Each time I receive a massage I learn more about what works well and not so well. Last week I got a session where there were two things missing and these are surprisingly common.
The Resurrection of Petrissage – Deep in Space
If you want to have an effect that is deep then, in some respects, petrissage is your best tool! Too often therapists emphasize repeated deep effleurages that feel like soft tissue mashing.
Petrissage done well needs to have the whole hand surround and nestle into the muscle three-dimensionally. Then one simultaneously squeezes and lifts the whole muscle away from the bone.
- This effect – of easily restoring “breathing room” between bone and muscle – feels fantastic and is a way to deeply relieve tension quickly.
- It can be used to warm up the area with just three petrissages, preceding deeper work.
- When you don’t have the time or need to address a certain body part in detail, a few brief well-done petrissages can create the feeling that the part has been worked on without taking much time – adding a completeness to the session that I often find missing.
The Resurrection of History – Deep in Time
You can not do a good session if you don’t know where the person is coming from. Too often what is called a history is just the person filling out a checklist of past diseases, contraindications, and current complaints. That isn’t a history. “Taking a history,” means getting to know the person, not just their past and current problems. Even though it is challenging to connect quickly and even though many employment contexts discourage taking extra time to talk with the client, taking a history is an essential part of our work and our integrity as therapists. If we do not have much time to get to know the person, we just have to learn how to do it more quickly (or get a different job!).
Observe the person and ask yourself what you notice about them. Throughout the session, don’t just focus on the motor activity of doing the massage. Focus also on the sensory aspect in doing massage – what are you learning from your palpation? – and on the mental aspect – using your mind and attention to more accurately understand and connect with them.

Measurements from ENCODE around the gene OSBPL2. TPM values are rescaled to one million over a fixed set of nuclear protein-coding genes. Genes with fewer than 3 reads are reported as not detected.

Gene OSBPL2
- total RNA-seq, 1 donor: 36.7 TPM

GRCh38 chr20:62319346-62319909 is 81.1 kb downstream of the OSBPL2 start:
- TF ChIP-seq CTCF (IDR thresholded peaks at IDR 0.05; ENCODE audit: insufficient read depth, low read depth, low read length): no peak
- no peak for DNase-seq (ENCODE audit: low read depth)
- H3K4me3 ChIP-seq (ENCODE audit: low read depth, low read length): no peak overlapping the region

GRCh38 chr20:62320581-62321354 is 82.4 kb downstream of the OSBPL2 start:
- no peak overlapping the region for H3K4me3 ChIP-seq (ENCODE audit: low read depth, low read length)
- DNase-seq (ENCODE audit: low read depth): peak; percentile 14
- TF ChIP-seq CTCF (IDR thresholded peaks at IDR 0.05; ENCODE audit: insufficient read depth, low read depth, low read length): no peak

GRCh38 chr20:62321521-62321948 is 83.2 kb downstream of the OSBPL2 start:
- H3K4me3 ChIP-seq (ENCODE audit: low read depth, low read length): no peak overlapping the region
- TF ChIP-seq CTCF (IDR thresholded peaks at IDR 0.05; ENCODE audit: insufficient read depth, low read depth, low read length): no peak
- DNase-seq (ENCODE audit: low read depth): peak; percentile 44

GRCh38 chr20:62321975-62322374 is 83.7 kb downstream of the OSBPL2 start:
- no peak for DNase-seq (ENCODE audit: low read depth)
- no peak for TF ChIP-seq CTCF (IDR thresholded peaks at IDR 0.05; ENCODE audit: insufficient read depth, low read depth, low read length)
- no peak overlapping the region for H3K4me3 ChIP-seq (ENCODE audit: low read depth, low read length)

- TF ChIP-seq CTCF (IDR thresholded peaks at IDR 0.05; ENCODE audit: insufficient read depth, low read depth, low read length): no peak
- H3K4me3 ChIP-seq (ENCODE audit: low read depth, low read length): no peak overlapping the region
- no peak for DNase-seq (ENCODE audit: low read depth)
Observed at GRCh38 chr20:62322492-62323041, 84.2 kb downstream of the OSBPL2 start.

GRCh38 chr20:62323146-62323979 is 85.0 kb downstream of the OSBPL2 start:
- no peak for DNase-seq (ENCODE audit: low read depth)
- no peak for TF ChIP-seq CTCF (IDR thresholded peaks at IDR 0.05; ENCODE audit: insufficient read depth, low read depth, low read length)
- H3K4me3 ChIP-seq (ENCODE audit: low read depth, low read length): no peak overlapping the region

- If you have a chance, watch them walk from the waiting room to your treatment room, notice what stands out about their posture and movement.
- When they sit for the pre-session interview, how do they sit, breathe, what do you pick up from the way they speak – the volume, the rhythm, the tone of voice, the words they choose?
- When you are doing the bodywork how do they respond? What more does this tell you about them?
- Taking a history doesn’t end with the interview – that’s just the beginning! What modifications of your session plan evolve as you learn more about them during the session through palpation and possibly through further conversation? Not surprisingly, as we do our work with responsiveness and gain their trust, often clients tell us or non-verbally reveal essential things about their history part way into the session. (“Oh yea I forgot to tell you I broke both tibias when I was 8.” Or “I’ve been under tremendous stress lately from the changes in my job.” Or you notice they stop breathing whenever you add pressure.)
Sometimes therapists don’t really care or they’ve been poorly educated. Some may not try to get to know the person – not only through lack of time, but also through lack of faith in their ability to understand where someone is coming from or a lack of skill in knowing how to connect or how to learn about the person and not just their symptoms. This is no excuse. Understanding does take time. Even after years we are still getting to know the person. But this nonetheless is still a commitment and skill every therapist needs to cultivate.
It is the job of a compassionate health professional to get to know the client. Ultimately it is a joy for both therapist and client – to interact with this person deeply in their space and to learn about their bodymind nature that has evolved through their life-time, so that, throughout the whole interaction and at the end of the session, they feel truly well met, relieved of their tension, with remarkably renewed vitality in body, mind and spirit.